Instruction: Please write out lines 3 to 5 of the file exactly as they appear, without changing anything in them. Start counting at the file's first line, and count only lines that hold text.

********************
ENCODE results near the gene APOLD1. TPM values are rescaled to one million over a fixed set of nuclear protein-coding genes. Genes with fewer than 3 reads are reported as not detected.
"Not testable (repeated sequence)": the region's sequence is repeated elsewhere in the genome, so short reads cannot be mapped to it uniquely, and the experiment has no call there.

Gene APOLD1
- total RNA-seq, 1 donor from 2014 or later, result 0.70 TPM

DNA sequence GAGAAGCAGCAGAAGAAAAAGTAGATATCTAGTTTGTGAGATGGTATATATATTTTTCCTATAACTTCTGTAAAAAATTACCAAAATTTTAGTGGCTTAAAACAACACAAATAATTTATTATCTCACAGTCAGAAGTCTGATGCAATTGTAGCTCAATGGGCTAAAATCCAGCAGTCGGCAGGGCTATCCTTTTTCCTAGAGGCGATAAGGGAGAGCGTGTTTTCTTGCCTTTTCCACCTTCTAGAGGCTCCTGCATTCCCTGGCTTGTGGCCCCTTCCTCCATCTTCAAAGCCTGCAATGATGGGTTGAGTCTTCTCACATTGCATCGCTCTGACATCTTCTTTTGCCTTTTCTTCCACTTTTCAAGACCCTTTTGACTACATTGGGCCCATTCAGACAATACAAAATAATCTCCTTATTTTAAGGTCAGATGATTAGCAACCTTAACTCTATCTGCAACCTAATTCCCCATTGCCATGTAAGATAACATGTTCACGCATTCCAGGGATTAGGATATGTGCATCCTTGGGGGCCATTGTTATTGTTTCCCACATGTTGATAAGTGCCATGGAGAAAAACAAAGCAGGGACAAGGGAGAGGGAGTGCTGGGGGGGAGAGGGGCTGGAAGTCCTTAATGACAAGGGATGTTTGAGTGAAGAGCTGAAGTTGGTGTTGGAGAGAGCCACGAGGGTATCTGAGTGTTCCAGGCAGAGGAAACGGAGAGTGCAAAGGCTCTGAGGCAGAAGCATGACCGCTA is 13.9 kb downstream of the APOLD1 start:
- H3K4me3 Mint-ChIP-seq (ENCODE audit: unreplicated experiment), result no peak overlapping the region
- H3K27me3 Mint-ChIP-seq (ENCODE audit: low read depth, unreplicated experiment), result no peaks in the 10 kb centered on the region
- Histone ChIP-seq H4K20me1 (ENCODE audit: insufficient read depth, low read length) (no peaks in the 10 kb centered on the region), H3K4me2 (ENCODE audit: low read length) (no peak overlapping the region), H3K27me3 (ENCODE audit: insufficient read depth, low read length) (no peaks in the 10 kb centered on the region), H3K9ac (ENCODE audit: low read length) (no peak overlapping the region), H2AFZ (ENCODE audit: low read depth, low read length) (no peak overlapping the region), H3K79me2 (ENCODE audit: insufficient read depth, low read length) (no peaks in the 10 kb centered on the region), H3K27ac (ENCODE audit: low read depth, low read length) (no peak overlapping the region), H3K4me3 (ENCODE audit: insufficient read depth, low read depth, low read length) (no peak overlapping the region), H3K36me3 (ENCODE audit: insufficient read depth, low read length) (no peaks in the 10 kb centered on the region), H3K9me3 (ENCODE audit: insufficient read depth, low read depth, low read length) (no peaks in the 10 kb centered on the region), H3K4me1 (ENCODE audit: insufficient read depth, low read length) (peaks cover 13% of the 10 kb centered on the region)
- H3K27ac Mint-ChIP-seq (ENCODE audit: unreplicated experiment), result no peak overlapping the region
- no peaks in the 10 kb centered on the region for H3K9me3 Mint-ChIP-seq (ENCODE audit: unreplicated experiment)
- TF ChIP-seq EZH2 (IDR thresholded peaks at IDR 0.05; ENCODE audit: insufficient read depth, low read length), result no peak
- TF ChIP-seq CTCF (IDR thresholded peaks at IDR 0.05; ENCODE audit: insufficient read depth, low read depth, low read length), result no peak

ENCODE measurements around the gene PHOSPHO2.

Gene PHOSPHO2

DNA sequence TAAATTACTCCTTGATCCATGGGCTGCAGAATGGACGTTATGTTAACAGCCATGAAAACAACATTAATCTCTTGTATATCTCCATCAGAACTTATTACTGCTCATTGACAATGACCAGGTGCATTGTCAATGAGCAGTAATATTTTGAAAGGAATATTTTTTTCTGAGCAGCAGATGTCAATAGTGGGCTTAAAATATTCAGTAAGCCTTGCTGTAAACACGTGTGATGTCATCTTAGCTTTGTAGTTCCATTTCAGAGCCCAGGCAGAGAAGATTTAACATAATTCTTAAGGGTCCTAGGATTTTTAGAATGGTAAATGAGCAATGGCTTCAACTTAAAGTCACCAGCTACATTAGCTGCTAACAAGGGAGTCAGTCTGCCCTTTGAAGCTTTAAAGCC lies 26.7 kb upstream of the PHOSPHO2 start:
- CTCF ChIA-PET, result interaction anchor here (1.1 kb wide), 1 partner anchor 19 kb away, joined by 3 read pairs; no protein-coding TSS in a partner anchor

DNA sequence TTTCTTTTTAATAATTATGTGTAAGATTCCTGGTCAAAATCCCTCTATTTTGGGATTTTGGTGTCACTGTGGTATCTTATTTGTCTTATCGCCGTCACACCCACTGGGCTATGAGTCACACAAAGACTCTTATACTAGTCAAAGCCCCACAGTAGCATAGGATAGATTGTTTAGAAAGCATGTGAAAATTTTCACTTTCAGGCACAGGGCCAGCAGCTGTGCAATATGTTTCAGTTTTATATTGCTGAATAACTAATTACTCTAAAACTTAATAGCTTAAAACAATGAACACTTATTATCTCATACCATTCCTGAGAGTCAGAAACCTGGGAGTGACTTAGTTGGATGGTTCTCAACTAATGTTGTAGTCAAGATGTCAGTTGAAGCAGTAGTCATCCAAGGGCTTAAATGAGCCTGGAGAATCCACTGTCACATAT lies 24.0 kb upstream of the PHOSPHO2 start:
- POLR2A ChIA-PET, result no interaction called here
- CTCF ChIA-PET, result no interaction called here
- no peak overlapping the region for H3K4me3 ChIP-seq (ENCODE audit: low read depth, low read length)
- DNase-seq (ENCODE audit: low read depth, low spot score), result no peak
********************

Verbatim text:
Gene APOLD1
- total RNA-seq, 1 donor from 2014 or later, result 0.70 TPM

DNA sequence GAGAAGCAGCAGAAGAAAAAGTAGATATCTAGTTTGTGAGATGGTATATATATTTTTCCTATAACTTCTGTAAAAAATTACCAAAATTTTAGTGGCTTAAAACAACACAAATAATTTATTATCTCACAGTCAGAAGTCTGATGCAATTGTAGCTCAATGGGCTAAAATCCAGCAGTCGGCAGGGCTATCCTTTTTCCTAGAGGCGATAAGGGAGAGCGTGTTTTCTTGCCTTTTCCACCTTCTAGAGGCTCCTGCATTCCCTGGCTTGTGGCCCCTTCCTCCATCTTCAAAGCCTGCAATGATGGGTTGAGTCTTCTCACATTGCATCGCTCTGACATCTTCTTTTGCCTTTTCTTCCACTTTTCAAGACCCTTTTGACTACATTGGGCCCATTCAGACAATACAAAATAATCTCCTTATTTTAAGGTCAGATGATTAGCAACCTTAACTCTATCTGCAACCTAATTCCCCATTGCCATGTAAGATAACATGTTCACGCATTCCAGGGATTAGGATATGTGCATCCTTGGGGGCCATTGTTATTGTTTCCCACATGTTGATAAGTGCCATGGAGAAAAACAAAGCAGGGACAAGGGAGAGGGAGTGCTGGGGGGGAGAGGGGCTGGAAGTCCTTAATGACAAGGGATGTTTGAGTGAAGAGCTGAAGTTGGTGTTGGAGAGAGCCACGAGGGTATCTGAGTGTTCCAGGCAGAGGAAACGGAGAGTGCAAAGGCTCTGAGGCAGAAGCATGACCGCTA is 13.9 kb downstream of the APOLD1 start: